This may have meant to lead through to a second chamber and / or an escape route but for some reason the plan was altered during construction. This could have been due to the geology of the site or the lay of the land.
This left the OB without an escape route.

At some time post war, someone has tried to search for further remains by knocking a hole in the in filled block work. This has only revealed natural infill behind implying no further structure was built.
From the surface the OB is still completely concealed.

A wire leading from the wooden lintel on the far end wall of the OB could have been used to communicate with an Observation post located near the bank surrounding the copse. This would have allowed observation of the main coast road and almost to the shoreline

Alongside the entrance is metal detritus that could have been part of the hatch opening mechanism. Slightly further away is a water tank that again could have originated in the OB as there is no surrounding pasture land.

Patrol & OB pictures
OB Image
Caption & credit
Looking over the top of the OB. Entrance shaft concealed to left of Hazel coppiced tree.
OB Image
Caption & credit
Entrance shaft
OB Image
Caption & credit
In the entrance passage looking into the main chamber
OB Image
Caption & credit
Ladder showing the entrance shaft. Small chamber is on the left.
OB Image
Caption & credit
The main body of the chamber
OB Image
Caption & credit
Four ventilation pipes meeting in the ceiling of the OB
OB Image
Caption & credit
End wall of main chamber showing blocked up exit.
OB Image
Caption & credit
Remains of a chair which maybe original to the OB
OB Image
Caption & credit
Maybe part of hatch mechanism
OB Image
Caption & credit
Water tank
OB Image
Caption & credit
View from the bank near the OB and an ideal place for an Observation Post.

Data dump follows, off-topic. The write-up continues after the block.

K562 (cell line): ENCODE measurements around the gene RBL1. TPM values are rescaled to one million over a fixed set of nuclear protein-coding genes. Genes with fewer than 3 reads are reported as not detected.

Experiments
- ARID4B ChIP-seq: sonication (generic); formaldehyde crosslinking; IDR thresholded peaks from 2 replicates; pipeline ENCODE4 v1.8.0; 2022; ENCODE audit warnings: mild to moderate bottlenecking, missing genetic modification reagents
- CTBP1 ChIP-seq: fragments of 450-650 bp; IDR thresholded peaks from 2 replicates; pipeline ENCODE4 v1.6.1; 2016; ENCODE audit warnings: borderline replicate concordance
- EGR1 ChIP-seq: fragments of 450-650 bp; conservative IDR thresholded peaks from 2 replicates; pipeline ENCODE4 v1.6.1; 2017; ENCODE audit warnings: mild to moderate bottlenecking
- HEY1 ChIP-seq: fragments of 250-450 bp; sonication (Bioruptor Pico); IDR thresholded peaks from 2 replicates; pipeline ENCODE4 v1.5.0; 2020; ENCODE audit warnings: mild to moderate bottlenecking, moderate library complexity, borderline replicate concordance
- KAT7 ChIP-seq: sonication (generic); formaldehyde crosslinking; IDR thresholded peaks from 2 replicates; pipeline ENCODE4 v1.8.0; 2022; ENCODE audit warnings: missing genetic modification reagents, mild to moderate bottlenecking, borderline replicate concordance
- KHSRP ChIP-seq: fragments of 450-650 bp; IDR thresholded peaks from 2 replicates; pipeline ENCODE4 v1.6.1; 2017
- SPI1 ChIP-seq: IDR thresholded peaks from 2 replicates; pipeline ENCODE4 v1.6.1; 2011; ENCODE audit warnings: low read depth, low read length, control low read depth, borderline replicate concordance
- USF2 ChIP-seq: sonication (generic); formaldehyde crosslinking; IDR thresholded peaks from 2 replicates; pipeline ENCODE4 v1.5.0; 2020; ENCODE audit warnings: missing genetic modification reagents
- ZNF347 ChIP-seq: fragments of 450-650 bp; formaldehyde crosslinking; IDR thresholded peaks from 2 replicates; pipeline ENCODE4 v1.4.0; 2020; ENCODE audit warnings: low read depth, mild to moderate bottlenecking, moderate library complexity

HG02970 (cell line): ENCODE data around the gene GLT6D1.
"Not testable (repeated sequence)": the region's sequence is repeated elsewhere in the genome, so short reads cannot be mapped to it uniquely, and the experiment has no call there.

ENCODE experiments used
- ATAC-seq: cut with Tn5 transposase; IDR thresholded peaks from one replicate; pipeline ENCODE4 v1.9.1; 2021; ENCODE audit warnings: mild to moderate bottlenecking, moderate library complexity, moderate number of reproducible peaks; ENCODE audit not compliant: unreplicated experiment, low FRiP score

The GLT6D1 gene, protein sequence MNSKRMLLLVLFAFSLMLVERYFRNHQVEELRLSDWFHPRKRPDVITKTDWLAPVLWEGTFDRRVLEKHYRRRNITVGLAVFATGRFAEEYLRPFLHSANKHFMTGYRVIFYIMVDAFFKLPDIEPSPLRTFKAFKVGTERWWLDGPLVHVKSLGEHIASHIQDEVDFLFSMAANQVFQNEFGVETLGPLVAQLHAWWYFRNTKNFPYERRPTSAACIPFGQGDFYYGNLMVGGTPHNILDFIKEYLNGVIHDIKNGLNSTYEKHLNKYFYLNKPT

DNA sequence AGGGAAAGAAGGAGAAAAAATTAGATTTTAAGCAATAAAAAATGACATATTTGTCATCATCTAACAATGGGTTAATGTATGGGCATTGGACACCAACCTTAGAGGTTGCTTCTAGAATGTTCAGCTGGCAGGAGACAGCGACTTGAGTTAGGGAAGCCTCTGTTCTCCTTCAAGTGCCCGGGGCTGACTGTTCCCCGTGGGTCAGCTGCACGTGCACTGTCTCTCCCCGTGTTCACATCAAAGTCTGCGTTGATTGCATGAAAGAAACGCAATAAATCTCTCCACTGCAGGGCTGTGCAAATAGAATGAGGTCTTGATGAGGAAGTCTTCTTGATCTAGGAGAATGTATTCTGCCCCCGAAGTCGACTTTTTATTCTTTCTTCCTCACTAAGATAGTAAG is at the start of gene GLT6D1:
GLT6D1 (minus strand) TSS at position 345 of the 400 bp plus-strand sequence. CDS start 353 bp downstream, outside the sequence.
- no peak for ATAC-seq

OB Status
Largely intact
OB accessibility
This OB is on private land. Please do not be tempted to trespass to see it
Location

Newton Poppleford Patrol

Patrol Targets

In the 1940s Newton Poppleford stretched the then A35, the main road from the city of Exeter along the coast to Sidmouth. It is assumed this and the nearby railway line would have been important supply routes from the coast to Exeter and beyond.

Damage to bridges crossing the River Otter would have slowed progress from the coast.

Training

Newton Poppleford is within easy travelling distance of Thorverton where the Devon Scout Section were based. They trained Auxiliers on weekend courses from all over Devon. The proximity may have meant that Newton Poppleford Patrol trained here quite regularly.

Weapons and Equipment

It is assumed they were issued with the standard kit, arms and explosives.

Other information

Sgt. Percy Retter, Jack Pyle, Arthur Garnsworthy and Frank Haslam are all very near neighbours from Hillside, Burrow.

The wartime deception of a decoy airfield was constructed at the nearby Aylesbeare Common. This was intended to attract bombing raids aiming for the nearby Exeter airport.

References

TNA ref WO199/3391
Hancock data held at B.R.A
The kind help of Noel Thornton and Mike Barber and Mark Taylor